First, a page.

I’m not going to reply to your future mudslinging — the brilliant entourage of (other) posters here will certainly be around shortly to substantiate your claim to superior insight on this issue, and that should be more than sufficient to make whatever point you intended on that matter, and more to your standards.

38. 38 38 Super-Fly

Silas:

Does Beethoven’s 9th Symphony exist? Where is it? Surely, it’s not the dots and squiggles on a piece of paper. Is it the vibrations in the air when a bunch of musicians get together? Where does it go when those vibrations dissipate? Does it still exist? Of course! Beethoven said it did. We know it exists because musicians still play it and we have the musical scores. Does Beethoven’s 23rd symphony exist? No, because Beethoven never composed it (or if he did, he should have written it down).

So, the \$64,000 question: Does Peano arithmetic exist? … ¡¡¡Yes!!! This should not be too exciting. Plus, this post is about the existence of the natural numbers, NOT Peano arithmetic.

The important thing is whether or not the Peano axioms are consistent. Aristotelian physics, for example exists as a theory (just like PA!!!) but it doesn’t describe empirical evidence so… it’s not that helpful. The Peano axioms certainly appear to be consistent. If you find a contradiction, that would really be great. Now, because PA is consistent, our old buddy Godel tells us that there exists a mathematical structure that obeys PA. The natural numbers is the smallest such structure (this is all from the post).

And one last thing I’m still confused as to what the actual argument is!! I’m not trying to be snarky. Are you suggesting that the natural numbers don’t exist? Are you unhappy with the definition of ‘Existence’? Are you denying that Godel is wrong or that logic doesn’t exist? The only thing you seem to have claimed is that Prof. Landsburg is wrong. Not about anything particular… just wrong. I realize he has the home-blog advantage, but still, some specifics would be nice.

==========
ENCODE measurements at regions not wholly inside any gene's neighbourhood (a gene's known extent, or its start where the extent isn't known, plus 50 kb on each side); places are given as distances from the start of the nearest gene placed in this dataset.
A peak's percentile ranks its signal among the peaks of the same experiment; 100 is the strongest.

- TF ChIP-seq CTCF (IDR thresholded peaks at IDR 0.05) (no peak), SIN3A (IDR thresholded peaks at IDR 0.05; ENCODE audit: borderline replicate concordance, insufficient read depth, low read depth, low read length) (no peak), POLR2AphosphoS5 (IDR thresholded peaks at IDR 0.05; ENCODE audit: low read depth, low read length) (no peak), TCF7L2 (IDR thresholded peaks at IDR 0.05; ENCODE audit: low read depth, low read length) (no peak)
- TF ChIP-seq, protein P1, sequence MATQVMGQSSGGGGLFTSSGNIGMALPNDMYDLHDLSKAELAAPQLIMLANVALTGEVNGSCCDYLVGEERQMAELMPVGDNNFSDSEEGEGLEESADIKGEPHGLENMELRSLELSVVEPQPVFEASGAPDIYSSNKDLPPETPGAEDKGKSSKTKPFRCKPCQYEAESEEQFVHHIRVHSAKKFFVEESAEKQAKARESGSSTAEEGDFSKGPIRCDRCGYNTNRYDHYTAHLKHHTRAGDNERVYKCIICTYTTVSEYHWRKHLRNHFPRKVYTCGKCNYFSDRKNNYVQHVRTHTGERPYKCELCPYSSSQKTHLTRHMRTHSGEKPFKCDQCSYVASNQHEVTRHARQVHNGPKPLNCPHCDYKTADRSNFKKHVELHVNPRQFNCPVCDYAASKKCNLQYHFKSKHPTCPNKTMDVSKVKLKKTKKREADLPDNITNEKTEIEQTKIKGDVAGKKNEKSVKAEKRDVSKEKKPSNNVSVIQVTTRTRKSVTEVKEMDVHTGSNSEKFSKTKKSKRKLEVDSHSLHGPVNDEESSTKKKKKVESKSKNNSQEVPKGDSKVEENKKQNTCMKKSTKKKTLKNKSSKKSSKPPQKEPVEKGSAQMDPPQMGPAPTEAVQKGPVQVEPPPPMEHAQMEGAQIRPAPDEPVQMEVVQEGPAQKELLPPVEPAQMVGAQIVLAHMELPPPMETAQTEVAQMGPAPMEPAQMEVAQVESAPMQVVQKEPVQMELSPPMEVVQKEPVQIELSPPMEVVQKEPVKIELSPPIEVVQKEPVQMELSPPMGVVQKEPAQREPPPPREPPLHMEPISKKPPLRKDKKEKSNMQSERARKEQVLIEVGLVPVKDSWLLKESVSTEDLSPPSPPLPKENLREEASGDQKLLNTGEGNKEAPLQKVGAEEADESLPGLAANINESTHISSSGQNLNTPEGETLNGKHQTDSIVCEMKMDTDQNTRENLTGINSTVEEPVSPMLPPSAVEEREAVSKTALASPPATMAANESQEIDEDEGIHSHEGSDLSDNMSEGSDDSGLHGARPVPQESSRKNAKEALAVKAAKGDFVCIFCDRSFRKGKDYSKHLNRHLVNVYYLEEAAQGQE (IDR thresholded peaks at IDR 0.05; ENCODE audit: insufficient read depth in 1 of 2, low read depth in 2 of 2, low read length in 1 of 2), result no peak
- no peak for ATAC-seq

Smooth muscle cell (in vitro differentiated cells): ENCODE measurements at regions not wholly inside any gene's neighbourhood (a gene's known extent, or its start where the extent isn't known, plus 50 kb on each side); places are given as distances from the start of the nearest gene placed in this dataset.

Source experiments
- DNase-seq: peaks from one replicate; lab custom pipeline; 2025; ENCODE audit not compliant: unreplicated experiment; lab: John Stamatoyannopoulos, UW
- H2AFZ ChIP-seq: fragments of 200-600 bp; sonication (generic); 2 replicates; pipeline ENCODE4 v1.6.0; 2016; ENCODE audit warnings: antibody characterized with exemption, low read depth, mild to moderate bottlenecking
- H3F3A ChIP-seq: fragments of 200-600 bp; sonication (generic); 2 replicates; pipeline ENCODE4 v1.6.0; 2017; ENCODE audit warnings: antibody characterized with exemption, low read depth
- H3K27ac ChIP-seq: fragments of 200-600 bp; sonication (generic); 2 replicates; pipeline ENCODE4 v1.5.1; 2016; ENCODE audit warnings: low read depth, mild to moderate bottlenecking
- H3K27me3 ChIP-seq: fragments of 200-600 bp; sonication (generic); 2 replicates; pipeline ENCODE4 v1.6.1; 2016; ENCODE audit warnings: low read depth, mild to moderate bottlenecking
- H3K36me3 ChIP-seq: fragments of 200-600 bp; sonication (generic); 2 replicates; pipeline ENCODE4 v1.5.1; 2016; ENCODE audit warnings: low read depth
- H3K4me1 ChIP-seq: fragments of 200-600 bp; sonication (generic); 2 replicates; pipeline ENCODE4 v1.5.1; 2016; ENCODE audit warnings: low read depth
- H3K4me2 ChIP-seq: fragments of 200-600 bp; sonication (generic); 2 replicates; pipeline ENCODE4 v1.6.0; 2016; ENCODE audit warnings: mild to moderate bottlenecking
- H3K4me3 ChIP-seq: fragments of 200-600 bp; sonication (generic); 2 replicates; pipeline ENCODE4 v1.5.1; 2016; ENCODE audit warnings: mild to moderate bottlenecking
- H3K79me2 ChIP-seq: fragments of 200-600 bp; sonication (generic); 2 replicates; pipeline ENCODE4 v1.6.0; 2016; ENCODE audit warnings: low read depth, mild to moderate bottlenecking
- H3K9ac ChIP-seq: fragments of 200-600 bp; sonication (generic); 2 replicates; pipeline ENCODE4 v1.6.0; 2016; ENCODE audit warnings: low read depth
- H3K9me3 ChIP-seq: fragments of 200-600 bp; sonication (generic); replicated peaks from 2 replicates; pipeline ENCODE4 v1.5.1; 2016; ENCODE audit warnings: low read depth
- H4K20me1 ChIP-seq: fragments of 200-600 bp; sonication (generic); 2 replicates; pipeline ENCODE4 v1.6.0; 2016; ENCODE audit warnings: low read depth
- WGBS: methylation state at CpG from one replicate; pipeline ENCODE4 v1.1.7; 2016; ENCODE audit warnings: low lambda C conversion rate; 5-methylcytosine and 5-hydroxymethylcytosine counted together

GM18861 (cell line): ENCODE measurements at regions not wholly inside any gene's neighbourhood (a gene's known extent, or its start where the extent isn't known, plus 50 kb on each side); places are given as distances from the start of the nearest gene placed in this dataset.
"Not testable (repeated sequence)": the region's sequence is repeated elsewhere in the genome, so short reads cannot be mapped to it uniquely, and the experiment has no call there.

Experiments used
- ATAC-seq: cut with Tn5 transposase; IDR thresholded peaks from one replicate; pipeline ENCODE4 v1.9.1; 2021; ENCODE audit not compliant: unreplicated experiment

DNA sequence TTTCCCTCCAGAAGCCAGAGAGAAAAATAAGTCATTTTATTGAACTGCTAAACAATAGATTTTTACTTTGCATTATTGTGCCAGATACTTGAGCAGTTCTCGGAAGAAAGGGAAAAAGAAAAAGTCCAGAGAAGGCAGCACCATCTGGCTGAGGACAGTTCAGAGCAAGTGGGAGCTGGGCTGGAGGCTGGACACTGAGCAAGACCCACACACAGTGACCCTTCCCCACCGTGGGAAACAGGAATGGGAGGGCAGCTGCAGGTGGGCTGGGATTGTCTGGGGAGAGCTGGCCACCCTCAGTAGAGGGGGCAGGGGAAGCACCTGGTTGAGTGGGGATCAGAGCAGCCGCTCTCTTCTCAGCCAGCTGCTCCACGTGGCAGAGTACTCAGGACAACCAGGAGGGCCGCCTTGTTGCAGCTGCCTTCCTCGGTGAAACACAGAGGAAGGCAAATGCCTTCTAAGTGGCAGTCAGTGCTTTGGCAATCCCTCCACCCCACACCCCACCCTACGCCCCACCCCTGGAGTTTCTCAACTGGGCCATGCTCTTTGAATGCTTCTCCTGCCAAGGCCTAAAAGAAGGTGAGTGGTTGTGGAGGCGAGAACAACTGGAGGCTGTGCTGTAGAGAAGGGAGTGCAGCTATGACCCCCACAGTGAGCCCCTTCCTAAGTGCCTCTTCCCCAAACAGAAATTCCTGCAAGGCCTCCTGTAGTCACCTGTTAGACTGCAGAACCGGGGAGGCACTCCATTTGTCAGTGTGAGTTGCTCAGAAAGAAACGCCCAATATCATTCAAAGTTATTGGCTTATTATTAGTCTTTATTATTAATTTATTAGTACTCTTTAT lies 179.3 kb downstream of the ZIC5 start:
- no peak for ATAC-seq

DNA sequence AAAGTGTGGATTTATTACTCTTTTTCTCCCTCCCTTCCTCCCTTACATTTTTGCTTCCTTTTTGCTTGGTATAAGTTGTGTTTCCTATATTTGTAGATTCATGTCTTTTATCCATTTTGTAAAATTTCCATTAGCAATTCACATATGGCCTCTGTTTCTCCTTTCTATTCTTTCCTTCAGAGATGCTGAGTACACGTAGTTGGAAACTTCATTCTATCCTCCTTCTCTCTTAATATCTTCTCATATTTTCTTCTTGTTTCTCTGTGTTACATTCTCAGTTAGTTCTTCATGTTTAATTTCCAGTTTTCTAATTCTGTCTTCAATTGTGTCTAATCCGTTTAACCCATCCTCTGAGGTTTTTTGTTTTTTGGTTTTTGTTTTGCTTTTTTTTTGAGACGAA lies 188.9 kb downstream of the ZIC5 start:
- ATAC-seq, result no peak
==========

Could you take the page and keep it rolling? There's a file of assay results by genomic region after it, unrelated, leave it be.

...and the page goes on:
P.S. Prof. Landsburg, feel free to correct me anywhere if I made a mistake.

39. 39 39 Steve Landsburg

Superfly:

P.S. Prof. Landsburg, feel free to correct me anywhere if I made a mistake.

This was quite accurate and well put. Nothing in this post was intended to be controversial. It was meant as an extremely elementary post covering some standard textbook notions, as a precursor to future posts where I’ll want to reference these notions. You summed it up nicely.

40. 40 40 Josh

A more generalized comment: the last two days of this blog have been extremely interesting, on many levels. Steven debating with a Princeton professor over a fundamental economic issue, then today shows that Steven is not afraid to use intense rhetoric (and has towards me before on race issues). What a great blog!

41. 41 41 Silas Barta

@Super-Fly:

Which of my points is your last comment intended to be responsive to, but not answered in the link I gave? (Looks like Steve_Landsburg is agreeing with you mainly because he regards you as basically on his side, irrespective of why you are.)

In my last comment, I wasn’t criticizing the original post, just (what I regard) as the latest instance of equivocation on Steve_Landsburg’s part. He said, quite clearly,

“(we know Peano arithmetic exists, because it’s a series of marks on paper that we can write down and look at)”

Now, to the extent that PA exists, it exists as a non-material entity. There is no object you can point to to say — “Oh, that thur’s our Peano arithmetic”. No, it is a non-material object (I’d prefer “pattern”) that can be instantiated in places, but those instantiations are not PA itself. So that comment of his is just wrong.

Unable to admit a contradiction, correct his mistake, and move on, Steve_Landsburg tried to actually *defend* that statement by saying:

“You can describe Peano arithmetic with a finite string of symbols. You can’t describe the natural numbers finitely, or even recursively.”

which is clearly non-responsive, as it speaks to the issue of PA’s complexity or describability, not its status as a material vs. immaterial object. And then Steve_Landsburg tries to ground crucial parts of his argument with “well, hey, you can see PA right on the paper there!” — which is asserting that PA is material, which you rightly mocked when you said: